neying to the far West, or bound to distant ports, to be restored to life fiom the ashes of its own dis-
semmaries and all public institutions and charita- solution. The Phoenix Bitters are entirely ve-
ble associations, will find this remedy, constantly geiable, composed of roots found only in cer-
at hand, of great utility, tain parts of the WViesern country, which will
Pietpared at SWAIM'S LABORATORY, Phila infallibly cure FEVERS AND AGUES of
delphia. HENRY JOHN SHARPE, General all kinds; will never tail to eradicate entirely
Agent, No. 46 Pine street, New York; and sold by all the effects of mercury, infinitely sooner than
every Druggist in the United States. the most powerful preparations of Sarsaparilla,
Oct 20-3m WM. SWAIM & SON. and will immediately cure the determination
~~~~__--------------- ~of blood to the head; never fail in the sickness in-
ESIGN OF A TEACHER'S HOUSE, PR cid.ent to young female and will be fund a cer-.
SMARY MALEAND FEMALE SCHOOL- ainm remedy in all cases of nervous debility and
fHOUSE. AND LYCEUMS AND LIBRARIES, weakness of the most impaired constitutions. As
FCR ITHE ITATES, DISTRICT OF COLUM- a remedy for Chronic and Inflammatory Rheuma-
BIA, TERRIIORIES, AND INDIANS.-To tism, the efficacy of the Phoenix Bittlers will be de-
the honorable the Senate aid House of Representatives monstrated by the use of a single bottle.
,f the United 6tates.-The memorial of the under- The propietor rejoices in the opportunity af.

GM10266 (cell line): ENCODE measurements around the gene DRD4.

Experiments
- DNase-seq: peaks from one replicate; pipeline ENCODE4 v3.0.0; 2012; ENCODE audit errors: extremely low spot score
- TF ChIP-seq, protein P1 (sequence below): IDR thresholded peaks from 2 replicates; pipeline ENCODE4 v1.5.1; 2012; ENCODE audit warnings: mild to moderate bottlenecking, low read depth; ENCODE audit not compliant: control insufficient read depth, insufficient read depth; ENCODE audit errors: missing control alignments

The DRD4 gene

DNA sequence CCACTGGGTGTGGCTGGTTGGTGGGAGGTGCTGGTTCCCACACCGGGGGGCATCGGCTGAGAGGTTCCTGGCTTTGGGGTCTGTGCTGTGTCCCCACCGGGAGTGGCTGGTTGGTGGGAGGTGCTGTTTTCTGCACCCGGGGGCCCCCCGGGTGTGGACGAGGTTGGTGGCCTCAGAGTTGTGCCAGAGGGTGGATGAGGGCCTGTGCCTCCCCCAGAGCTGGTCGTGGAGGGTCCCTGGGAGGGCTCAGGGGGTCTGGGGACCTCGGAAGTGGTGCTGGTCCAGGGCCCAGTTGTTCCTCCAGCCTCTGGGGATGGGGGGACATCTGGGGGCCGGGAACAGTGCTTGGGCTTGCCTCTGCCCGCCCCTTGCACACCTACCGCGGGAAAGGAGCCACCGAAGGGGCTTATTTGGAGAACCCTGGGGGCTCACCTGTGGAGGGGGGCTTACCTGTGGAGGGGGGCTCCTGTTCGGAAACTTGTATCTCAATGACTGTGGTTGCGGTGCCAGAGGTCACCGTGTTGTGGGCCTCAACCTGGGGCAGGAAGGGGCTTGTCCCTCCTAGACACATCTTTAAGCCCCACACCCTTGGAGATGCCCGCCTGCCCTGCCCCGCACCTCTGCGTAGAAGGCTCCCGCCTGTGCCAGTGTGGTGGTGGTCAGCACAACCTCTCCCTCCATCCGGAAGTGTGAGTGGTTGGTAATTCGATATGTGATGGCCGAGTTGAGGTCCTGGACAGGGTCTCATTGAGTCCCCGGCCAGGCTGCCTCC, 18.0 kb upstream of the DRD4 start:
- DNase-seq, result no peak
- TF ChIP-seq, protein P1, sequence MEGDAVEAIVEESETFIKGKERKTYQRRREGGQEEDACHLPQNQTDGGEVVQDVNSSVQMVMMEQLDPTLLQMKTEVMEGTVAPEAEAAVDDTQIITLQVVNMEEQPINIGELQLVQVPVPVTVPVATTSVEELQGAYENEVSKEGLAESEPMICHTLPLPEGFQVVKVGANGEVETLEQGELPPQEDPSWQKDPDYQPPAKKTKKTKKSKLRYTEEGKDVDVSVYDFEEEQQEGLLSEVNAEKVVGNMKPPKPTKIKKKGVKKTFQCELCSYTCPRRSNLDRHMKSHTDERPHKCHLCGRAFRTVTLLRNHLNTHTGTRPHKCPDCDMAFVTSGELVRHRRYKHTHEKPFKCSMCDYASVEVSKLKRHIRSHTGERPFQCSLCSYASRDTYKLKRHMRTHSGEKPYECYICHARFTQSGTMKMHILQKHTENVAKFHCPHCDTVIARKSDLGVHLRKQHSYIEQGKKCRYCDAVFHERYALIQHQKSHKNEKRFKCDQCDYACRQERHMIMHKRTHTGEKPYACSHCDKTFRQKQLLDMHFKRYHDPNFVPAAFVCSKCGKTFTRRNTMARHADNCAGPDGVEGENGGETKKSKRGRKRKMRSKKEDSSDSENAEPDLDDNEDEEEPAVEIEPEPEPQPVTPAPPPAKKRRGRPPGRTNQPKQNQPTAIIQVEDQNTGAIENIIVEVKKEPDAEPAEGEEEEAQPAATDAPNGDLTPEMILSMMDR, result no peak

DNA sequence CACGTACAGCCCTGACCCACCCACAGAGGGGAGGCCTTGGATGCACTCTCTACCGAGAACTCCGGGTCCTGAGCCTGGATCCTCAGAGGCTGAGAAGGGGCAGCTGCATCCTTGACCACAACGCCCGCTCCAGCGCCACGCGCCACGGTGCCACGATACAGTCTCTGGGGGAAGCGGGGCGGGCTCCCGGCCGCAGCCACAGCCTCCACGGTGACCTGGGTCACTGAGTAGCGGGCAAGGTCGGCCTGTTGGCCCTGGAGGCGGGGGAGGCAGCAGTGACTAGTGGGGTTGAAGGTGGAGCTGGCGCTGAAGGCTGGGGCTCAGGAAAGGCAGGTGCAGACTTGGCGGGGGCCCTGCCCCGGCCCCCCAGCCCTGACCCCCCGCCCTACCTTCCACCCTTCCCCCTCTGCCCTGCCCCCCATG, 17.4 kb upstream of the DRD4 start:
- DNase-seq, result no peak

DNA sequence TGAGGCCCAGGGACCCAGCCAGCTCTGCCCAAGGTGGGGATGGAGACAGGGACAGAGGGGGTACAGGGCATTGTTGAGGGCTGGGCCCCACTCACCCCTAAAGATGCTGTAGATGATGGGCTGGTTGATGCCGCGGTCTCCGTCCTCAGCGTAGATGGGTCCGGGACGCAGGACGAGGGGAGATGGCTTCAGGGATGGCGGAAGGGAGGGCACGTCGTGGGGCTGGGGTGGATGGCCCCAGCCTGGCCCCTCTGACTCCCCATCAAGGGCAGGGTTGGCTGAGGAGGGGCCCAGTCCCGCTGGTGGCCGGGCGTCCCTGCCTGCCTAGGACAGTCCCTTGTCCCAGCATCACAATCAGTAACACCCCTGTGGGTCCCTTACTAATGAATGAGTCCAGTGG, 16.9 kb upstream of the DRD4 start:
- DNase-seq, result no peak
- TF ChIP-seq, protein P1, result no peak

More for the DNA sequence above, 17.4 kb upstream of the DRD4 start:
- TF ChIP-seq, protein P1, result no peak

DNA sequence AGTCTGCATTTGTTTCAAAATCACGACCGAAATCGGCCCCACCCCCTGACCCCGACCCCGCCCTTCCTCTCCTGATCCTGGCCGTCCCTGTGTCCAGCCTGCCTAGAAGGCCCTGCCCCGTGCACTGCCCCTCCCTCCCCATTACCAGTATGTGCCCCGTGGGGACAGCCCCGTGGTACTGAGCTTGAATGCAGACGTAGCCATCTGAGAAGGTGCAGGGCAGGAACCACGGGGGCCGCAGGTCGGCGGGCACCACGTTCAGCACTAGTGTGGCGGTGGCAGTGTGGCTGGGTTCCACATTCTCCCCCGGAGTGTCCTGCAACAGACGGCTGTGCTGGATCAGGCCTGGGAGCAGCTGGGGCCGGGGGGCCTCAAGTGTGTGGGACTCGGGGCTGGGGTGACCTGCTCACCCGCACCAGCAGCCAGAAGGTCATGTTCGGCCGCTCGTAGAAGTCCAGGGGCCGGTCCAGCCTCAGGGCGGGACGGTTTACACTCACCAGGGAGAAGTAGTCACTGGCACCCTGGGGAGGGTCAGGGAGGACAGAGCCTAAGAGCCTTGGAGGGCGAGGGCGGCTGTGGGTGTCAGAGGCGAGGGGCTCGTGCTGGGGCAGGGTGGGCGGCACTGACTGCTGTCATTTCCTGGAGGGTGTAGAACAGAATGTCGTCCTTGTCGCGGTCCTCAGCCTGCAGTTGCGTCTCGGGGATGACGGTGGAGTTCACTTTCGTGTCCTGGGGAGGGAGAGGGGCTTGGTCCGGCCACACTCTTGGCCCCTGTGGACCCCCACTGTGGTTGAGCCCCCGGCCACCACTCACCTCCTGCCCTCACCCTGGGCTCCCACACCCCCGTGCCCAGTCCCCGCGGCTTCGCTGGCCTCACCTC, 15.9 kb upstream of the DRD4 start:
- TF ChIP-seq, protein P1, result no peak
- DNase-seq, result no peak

signed re.petfully represents: That the prosperity forded by the universal diffusion of the presi, for
of the country would be greatly promoted by the placing his VEGETABLE LIFE MEDICINES
establishment of a new department, styled the De- within the knoal dge and reach of every mindi-
pariment of Agriculture and Education, and by vidual in th ecomrmutity. Unlike the host of per-
requiritg of primary school teachers and others nicious quaclkeries which boast of vegetable ingre-
in making out reports on the state of education in dienis, the Life Pills arc purely and solely vegeta-
their rl-specdive chllools, to report to said Depart- ble, and contain neither mercury, antimony,
ment, assisted by the farmers, laborers, mechanics, arsenic, nor any other mineral, in any form what-
merchants, architects, artists, professional men, ma- ever. They are entirely composed of extracts
nufaciturers, naval and army officers, soldiers, sea- from rare and powerful plants, the virtues of
men, &c. describing the soil, minerals, natural which, though long known to several Indian tribes,
product-, crops, buildings, agricultural and me- and recently to some eminent pharmacutica
chanical implements, manufactures, &e. of these chemists, are altogether unknown to the ignorant
school districts respectively: saying what raw ma- pretenders to medical science, and were never be-
Sterialsmay be brought into use advantageously to fre administered in so happily efficacious a com-
the proprietor and to the country; what new crops bination.
may be introduced with profit; what rotation of Their first operation is to loosen from the coats
Crops; what agricultural, mechanical, or other im- of the stomach and bowels, the various impurities